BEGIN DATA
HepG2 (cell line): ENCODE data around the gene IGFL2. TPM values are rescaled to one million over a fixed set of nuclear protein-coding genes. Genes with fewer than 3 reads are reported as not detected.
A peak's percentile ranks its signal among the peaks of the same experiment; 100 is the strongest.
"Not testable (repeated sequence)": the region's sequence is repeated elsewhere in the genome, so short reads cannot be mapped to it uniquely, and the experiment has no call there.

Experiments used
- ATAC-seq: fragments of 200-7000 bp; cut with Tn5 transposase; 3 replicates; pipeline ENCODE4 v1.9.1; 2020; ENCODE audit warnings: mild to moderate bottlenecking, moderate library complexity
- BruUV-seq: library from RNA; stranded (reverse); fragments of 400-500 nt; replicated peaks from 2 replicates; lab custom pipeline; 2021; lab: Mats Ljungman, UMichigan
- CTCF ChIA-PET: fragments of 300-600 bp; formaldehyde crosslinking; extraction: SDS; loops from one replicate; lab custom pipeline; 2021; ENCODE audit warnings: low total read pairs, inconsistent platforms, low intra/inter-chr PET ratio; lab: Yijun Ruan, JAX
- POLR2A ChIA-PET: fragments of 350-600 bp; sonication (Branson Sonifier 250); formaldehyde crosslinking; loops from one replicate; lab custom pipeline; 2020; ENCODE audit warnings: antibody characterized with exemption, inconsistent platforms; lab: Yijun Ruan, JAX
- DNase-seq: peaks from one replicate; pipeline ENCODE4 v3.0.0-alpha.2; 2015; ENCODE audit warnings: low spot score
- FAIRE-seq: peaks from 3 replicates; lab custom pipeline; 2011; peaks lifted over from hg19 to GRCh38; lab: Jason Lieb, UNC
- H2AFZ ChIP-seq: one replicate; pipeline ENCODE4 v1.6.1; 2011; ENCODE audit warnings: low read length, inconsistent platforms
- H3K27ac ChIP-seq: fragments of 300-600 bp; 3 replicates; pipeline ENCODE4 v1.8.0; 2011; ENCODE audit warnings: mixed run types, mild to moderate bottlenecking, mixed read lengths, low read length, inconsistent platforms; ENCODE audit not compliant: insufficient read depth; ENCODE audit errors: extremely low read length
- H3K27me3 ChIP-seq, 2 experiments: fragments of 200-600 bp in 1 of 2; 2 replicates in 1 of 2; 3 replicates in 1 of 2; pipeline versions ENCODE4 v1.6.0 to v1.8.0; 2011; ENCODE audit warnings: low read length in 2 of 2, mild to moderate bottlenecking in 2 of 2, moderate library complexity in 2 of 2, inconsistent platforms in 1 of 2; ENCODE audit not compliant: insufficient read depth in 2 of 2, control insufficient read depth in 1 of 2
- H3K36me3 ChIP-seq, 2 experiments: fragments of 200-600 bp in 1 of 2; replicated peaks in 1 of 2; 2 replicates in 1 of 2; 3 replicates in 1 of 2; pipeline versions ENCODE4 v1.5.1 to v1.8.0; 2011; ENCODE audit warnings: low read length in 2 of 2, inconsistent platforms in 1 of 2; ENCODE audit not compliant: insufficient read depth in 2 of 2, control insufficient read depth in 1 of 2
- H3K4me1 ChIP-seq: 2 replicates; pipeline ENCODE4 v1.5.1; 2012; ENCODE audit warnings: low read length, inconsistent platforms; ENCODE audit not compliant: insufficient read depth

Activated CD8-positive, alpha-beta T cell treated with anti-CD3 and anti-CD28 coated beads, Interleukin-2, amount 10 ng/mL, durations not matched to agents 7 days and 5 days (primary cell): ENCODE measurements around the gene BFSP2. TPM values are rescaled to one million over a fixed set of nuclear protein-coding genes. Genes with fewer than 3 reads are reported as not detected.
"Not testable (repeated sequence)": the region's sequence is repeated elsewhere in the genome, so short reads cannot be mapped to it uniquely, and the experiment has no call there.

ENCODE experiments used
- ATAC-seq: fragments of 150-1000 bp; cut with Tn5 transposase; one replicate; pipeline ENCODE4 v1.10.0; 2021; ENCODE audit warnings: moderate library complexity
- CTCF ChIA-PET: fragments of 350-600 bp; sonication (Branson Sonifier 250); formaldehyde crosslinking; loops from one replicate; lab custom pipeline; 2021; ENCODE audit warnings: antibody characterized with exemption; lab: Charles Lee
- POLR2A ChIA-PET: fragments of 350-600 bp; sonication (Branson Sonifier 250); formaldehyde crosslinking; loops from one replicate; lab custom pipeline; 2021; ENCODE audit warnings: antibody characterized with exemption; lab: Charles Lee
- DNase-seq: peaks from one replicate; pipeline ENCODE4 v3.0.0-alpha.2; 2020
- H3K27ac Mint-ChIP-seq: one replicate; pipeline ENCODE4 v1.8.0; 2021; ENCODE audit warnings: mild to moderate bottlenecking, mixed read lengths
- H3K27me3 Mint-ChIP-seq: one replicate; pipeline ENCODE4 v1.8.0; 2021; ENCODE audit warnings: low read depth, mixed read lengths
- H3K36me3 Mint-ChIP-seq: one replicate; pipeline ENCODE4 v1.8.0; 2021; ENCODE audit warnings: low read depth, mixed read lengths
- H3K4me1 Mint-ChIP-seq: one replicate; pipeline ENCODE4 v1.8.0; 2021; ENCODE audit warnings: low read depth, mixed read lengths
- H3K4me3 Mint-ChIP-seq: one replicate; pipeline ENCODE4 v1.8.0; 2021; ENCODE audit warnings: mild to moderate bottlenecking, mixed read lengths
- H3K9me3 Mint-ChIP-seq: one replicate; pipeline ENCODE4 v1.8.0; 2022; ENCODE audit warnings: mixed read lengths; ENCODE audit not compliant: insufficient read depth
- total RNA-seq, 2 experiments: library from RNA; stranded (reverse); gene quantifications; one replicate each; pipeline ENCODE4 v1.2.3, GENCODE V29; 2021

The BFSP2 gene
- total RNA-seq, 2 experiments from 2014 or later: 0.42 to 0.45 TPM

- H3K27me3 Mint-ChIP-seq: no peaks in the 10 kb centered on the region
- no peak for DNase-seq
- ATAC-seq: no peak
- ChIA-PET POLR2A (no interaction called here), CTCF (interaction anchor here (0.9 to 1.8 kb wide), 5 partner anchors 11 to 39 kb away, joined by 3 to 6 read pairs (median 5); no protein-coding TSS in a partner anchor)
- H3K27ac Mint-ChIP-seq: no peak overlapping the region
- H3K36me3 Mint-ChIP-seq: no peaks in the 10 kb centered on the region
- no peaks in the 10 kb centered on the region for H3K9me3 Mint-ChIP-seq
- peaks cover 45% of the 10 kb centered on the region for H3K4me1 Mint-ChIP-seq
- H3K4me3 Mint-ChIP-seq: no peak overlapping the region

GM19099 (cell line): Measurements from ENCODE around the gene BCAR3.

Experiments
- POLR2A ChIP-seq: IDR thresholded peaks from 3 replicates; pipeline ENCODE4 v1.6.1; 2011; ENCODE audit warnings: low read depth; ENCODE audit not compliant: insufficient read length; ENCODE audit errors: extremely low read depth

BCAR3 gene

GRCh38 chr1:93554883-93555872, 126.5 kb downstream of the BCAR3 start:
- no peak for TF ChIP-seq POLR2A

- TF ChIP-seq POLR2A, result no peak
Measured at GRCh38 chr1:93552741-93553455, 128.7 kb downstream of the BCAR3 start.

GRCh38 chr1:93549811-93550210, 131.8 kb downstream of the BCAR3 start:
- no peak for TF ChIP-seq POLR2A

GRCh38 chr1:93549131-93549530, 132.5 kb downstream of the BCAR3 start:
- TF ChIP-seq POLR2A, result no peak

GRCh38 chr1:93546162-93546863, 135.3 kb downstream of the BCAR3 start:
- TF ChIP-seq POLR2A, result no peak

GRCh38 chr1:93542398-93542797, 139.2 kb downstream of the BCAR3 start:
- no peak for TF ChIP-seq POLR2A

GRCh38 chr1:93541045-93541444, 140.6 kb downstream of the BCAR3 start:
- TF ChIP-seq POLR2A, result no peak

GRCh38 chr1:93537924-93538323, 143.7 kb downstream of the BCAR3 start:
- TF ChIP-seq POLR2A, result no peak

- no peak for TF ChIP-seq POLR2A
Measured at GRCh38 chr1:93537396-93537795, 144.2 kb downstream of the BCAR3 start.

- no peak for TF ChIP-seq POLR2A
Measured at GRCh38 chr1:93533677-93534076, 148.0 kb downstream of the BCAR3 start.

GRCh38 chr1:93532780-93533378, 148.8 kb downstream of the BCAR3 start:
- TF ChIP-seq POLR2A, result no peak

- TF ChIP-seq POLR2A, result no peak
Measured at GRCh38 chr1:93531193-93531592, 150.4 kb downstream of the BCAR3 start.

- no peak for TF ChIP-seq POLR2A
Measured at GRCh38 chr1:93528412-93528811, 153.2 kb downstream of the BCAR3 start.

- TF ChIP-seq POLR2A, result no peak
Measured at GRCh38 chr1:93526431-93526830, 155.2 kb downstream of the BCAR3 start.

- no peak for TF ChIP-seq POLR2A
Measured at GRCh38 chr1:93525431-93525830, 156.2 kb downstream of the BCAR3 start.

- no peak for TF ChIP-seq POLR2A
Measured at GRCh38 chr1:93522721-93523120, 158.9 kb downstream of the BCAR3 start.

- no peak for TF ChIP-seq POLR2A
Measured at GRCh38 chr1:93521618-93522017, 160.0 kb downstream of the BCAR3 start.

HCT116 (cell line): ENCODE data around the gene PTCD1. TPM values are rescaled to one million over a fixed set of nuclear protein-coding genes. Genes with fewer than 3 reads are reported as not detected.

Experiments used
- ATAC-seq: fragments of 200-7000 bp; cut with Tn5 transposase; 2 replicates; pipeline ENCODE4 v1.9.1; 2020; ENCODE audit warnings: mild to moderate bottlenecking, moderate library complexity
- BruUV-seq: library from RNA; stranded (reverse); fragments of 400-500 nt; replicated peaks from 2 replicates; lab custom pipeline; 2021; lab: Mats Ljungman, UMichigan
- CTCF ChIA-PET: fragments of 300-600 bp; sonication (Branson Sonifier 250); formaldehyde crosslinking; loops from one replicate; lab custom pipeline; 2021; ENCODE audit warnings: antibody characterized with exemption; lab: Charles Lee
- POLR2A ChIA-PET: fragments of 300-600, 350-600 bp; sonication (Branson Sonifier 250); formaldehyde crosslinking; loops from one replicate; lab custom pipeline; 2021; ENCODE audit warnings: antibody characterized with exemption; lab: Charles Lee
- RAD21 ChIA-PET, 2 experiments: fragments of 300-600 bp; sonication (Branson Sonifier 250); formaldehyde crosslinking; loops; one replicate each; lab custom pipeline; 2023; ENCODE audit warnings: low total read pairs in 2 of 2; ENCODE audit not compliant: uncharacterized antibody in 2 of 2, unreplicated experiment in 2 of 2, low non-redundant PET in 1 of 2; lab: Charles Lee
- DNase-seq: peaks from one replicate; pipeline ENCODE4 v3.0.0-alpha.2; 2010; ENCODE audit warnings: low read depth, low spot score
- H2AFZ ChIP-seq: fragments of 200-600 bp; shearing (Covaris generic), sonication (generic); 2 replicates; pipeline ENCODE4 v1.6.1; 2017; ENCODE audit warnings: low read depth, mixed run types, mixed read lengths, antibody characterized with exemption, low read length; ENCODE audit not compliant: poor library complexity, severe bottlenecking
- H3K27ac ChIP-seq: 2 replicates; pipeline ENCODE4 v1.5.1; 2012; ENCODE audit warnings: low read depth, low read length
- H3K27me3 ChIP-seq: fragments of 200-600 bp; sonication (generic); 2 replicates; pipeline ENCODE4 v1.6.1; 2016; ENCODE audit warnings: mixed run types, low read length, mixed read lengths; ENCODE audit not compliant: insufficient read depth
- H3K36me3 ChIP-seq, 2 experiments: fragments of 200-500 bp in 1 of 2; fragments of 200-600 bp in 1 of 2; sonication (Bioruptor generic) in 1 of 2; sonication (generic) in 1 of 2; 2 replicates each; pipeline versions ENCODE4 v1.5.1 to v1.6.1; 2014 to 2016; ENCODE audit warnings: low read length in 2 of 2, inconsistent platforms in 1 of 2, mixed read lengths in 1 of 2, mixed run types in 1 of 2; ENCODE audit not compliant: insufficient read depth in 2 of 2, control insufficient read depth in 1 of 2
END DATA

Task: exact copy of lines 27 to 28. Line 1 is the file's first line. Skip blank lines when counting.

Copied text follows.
- H3K4me3 Mint-ChIP-seq: one replicate; pipeline ENCODE4 v1.8.0; 2021; ENCODE audit warnings: mild to moderate bottlenecking, mixed read lengths
- H3K9me3 Mint-ChIP-seq: one replicate; pipeline ENCODE4 v1.8.0; 2022; ENCODE audit warnings: mixed read lengths; ENCODE audit not compliant: insufficient read depth